Dr. Benjamin Elijah Mays was an active opponent of segregation and an advocate of education. After attending the University of Chicago for his master's degree and doctorate, he served as dean of the Howard University School of Religion and as president of Morehouse College. He was also the first black president of the Atlanta school board.
"Benjamin Elijah Mays was born in 1895 in South Carolina, and graduated from Bates College in Maine in 1920. While obtaining his master’s degree and doctorate from the University of Chicago, he was ordained into the Baptist ministry. He taught at Morehouse College and at South Carolina State College. From 1934 to 1940, he served as dean of the Howard University School of Religion and then moved on to the presidency of Morehouse College, a position he distinguished for the next quarter of a century. He also served his community well, becoming the first black president of the Atlanta school board.
He spoke early and often against segregation and for education. He received nearly thirty honorary doctorates and other honors and awards including election to the Schomburg Honor Roll of Race Relations, one of a dozen major leaders so honored. He had been a model for one of his Morehouse students, Martin Luther King, Jr., and he served the young minister as an unofficial senior advisor. He gave the eulogy at King's funeral. Among his books were the first sociological study of African-American religion, The Negro's Church, published in 1933; and The Negro's God, of 1938; Disturbed About Man, of 1969; and his autobiography Born to Rebel, of 1971. These books reveal a combination of sharp intellect with religious commitment and prophetic conviction."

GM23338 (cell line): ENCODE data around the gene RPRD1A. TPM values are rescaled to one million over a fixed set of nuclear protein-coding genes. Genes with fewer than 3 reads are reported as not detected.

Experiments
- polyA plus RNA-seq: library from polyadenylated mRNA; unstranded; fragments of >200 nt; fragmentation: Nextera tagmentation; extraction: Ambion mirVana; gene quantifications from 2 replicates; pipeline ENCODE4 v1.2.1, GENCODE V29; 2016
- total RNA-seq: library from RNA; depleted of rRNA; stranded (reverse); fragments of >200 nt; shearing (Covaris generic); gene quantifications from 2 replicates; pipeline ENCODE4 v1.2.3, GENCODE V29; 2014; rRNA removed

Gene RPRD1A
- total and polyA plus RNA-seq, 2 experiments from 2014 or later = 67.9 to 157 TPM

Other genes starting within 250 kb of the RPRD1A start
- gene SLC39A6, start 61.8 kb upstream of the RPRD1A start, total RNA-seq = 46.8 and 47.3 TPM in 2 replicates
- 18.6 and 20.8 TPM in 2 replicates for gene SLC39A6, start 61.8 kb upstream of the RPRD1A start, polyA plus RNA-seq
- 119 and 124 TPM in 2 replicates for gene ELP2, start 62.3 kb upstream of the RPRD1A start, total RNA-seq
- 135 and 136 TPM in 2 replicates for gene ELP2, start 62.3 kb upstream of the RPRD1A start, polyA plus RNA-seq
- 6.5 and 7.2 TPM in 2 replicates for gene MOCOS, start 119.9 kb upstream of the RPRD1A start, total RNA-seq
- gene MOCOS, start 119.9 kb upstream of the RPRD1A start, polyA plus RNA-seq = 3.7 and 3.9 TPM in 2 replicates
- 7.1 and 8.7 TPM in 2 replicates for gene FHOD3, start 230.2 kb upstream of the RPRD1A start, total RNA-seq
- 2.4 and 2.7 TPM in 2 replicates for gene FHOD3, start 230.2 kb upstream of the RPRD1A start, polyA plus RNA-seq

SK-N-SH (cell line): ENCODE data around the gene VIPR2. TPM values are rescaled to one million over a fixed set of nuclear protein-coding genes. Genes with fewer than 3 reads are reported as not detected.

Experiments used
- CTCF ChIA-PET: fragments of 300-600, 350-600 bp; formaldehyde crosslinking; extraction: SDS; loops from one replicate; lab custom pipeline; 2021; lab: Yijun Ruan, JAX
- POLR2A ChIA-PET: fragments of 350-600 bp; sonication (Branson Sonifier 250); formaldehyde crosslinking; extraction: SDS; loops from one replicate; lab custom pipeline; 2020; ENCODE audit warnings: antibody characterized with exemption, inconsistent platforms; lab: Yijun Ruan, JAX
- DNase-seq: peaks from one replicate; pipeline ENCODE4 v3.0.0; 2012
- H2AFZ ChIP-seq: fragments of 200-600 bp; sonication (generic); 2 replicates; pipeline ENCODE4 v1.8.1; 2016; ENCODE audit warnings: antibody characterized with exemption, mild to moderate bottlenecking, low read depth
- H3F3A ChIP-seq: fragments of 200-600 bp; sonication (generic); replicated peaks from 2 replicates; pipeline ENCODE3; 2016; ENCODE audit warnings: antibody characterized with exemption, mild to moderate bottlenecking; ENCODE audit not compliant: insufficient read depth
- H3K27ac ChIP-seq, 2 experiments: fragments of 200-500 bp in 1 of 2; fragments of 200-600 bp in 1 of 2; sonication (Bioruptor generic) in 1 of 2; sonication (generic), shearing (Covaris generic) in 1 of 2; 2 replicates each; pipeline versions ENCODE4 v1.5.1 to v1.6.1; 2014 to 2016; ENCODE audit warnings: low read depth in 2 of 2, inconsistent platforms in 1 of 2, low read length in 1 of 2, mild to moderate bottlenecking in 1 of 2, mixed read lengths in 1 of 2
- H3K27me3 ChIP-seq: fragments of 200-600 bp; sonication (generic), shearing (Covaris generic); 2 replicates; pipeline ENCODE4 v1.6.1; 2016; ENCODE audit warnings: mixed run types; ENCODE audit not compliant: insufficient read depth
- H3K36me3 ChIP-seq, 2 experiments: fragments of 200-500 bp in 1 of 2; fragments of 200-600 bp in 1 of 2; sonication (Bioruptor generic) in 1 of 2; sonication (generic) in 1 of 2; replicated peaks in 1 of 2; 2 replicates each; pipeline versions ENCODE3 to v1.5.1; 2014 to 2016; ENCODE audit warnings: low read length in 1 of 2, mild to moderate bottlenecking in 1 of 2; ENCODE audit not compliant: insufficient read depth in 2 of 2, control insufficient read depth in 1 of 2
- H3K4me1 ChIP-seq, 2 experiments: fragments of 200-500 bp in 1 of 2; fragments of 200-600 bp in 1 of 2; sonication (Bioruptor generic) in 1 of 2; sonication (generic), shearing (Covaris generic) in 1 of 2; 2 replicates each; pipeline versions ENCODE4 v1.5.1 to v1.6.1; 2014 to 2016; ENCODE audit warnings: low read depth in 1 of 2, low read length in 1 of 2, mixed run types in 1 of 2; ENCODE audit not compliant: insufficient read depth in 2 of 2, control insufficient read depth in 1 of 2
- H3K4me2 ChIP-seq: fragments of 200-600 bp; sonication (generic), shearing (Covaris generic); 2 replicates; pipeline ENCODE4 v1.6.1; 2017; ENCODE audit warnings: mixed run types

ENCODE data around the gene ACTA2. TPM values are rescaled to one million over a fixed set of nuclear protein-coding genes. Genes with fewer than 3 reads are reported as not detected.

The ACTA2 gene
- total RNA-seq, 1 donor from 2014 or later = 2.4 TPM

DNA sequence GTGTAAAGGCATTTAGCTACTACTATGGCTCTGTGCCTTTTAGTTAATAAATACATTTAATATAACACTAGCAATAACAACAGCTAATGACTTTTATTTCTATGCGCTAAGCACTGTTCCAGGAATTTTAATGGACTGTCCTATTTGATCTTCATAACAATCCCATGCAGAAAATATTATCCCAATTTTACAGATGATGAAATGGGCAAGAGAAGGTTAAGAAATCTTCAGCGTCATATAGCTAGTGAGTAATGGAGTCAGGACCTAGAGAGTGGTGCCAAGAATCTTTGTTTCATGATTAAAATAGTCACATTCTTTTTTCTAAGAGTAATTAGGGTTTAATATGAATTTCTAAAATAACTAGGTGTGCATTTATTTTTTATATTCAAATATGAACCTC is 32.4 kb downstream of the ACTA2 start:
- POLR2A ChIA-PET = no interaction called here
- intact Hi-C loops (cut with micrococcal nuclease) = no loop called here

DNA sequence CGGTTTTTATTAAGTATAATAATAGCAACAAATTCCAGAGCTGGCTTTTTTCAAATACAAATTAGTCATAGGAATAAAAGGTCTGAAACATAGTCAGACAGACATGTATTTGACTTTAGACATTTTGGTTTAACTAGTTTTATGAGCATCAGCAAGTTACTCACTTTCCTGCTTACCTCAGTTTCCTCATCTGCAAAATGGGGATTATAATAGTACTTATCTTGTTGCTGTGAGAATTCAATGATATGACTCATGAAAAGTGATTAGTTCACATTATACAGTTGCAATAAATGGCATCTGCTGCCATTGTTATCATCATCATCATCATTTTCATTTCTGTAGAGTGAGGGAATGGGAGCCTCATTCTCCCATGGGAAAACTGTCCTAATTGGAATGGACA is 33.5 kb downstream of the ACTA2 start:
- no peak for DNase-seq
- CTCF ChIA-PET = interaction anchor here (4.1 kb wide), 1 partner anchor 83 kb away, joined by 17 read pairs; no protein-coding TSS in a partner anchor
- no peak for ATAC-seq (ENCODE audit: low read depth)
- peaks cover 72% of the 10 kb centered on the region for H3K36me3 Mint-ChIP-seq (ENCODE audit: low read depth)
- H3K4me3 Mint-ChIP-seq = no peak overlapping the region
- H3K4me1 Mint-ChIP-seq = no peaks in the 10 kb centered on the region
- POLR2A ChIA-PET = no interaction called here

The Mellon Mays Undergraduate Fellowship (MMUF) was founded partly to rectify the marked underrepresentation of minority students in academia. Funded by the Andrew W. Mellon Foundation, headquartered in New York City, the Washington University Mellon Mays Undergraduate Fellowship celebrates the life of the mind by funding original undergraduate research in the humanities and social sciences, with an emphasis on projects pertaining to identity, social justice, and diversity. The program encourages talented students to develop their academic interests to the fullest, obtain Ph.D.s, and pursue careers in higher education. Washington University joins 34 other colleges and universities as well as the 38 member institutions of the United Negro College Fund in this effort.